SIGNS AND WONDERS…
“It was probably a mink.”
We floated on through the moat, nervously correcting our course through the narrow, reed-lined corridor.
“If the coat was black, I mean. Probably a mink. Beautiful creatures. Savage, though. If one gets its teeth into you it won’t let go for anything. Can’t find them in England any more, of course: hunted to extinction.”
I listened without speaking, trying to concentrate on our line. Still my paddle lingered atop the water a little too long and we lurched towards the bank.
Mumbled apologies drowned out by the scramble of nylon life jackets and of paddle on silt. Pebbles rattling against the plastic hull.
“Just… yes, that’s it. That’s all you have to do, don’t overthink it.”
What could be simpler than keeping that line? We hadn’t even reached the windswept expanse of the lake yet. The clammy wetsuit against my skin was all the reminder I needed of the consequences should I lose control when we got deeper. But how can you stop overthinking? How, with a mind like mine, a mind like this? A mind that doesn’t just float, but kicks frantically against the current like the feet of a swan. It can’t think about overthinking, that’s just another thing to think about and to check and control and a little turn here and yes like a small black pine marten and not quite enough, just a little adjustment and yes it had a rabbit in its jaws, thrashing at the roadside and NO that’s too much and don’t hit the moored boats, and the blood dripped from its maw and, and, and.
“OK, we’re coming to the mouth now, let’s turn around and take a breath before we head out to the caves.”
The only sun we had seen all day – all week – skittered across the moat, elbowed apologetically through the reeds and bounced off the walls of Ross Castle. A feeble attempt at a siege.
Our guide spoke about the history of the keep. But I was barely listening, pulled under by the gyre of keeping the line: head straight into the waves, not sideways or you’ll capsize, and how windy is it, and how deep is it, and why isn’t he Irish, and what am I going to do and, and, and.
And then the treeline on the bank to our right erupted.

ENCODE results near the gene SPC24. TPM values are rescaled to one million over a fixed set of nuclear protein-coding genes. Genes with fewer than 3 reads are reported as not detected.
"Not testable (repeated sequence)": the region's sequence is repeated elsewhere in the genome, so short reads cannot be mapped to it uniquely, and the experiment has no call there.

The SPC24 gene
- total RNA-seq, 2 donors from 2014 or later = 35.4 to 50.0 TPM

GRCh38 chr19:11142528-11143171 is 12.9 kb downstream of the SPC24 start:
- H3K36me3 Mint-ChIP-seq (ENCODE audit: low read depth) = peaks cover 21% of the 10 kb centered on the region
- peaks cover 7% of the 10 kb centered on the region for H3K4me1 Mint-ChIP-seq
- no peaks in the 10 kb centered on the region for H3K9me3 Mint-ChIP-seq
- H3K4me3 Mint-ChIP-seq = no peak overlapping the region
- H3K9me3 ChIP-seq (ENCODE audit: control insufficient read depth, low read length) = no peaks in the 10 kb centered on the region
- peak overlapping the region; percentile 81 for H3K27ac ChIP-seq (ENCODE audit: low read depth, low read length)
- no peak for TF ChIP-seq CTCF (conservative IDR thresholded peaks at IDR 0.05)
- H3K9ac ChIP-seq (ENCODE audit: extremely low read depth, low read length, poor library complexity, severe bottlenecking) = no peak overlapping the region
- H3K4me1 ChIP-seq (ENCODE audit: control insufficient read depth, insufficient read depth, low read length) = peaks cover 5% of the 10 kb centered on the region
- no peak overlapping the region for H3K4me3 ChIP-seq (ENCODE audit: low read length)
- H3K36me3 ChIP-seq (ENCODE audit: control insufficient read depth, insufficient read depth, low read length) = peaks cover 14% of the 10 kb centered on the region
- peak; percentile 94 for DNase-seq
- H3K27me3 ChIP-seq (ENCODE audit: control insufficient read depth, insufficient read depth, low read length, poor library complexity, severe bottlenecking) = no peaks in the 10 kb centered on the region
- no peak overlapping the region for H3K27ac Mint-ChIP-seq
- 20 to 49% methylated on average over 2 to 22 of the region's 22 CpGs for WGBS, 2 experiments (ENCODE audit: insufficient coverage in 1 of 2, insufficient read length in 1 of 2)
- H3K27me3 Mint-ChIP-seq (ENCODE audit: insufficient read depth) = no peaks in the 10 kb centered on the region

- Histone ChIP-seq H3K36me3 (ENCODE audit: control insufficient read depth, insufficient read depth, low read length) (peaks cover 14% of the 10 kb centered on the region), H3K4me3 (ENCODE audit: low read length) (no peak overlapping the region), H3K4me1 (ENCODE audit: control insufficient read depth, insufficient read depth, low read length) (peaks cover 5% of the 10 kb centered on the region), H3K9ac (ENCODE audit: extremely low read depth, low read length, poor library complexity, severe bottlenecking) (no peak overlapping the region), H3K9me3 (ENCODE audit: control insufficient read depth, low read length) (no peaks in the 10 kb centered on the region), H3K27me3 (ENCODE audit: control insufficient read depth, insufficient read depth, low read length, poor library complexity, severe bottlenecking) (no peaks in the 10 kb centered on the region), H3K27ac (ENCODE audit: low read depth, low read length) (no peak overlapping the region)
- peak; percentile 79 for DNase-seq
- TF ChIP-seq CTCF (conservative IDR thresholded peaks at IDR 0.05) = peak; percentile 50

Muscle and grace burst through the brush at full gallop. Perhaps it had plotted its course to the other bank. Perhaps it did not matter at all.
For one moment the stag seemed to hang in mid-air, perfectly suspended over the horizon. The lead set of cloven hooves tucked tight under its chest, hind legs outstretched. Its antlers tearing through the fabric of the sky to reveal the long-forgotten constellation of an elder god. A sign.
“Good lad,” our guide smiled.
As we made our way into the lake I was reminded that I am not the stories I tell myself. That somewhere under all of this noise is a person who I had not seen in a long time. We floated through limestone caverns, remarking how lucky we were that this was the last week that the water level would allow it.
Floating in that lake, the light felt stronger, the line easier to follow.
The stag led the way.
As our guide explained about the sacred warding properties of yew trees and species of lichen hardy enough to survive on the moon, I became reacquainted with myself, the stranger.
It had been a sign.
We drove the Ring of Kerry listening to a radio broadcast in Gaelic about, as far as I could gather, the sinking of the Titanic.
The storm set back in to make a cruel mockery of the name ‘Ladies View’ at Killarney. On narrow roads, the mist was so thick we could barely see the difference between land and sea. Keep the line.
In the car park I took that call from the health practitioner who told me that the next available appointment for an assessment was in three months.
We would have to keep our own line a little longer.
That moment and the blissful clarity of the hour out on the lake that followed stayed in my chest. Perhaps without the deer at the lake I would’ve lost the line.
I wish I could say the deer landed cleanly. But it did not.
Its hind legs dragged into the water as the mouth of the moat clutched at it. It bucked and shook off the river’s freezing grasp but was visibly shaken as it made for the undergrowth on the left bank. To our right, a spaniel, running loose off its lead to harry the stag, hurtled out from the trees and gave chase, ploughing a furrow through the water over which the stag had leapt.
Powerful as they are, moments of wonder are never perfect. Nature is chaos, and our part in it only adds to the confusion.
But it was enough, for then.
It is enough, for now.
Keep the line.
Signs and wonders.
This short story was inspired by the Sufjan Stevens song The Only Thing from the album Carrie and Lowell, which deals with the importance of sublime experiences of nature in navigating a course through pain.
This is a true story.
If you are suffering from a mental health issue or have lost a loved one, it can be hard to reach out. But it really is important to talk. Here are some resources that worked for me when I needed them:
The Samaritans – call at 116123
CALM – the campaign against living miserably
Mind – mental health charity
BACP councellor/therapist search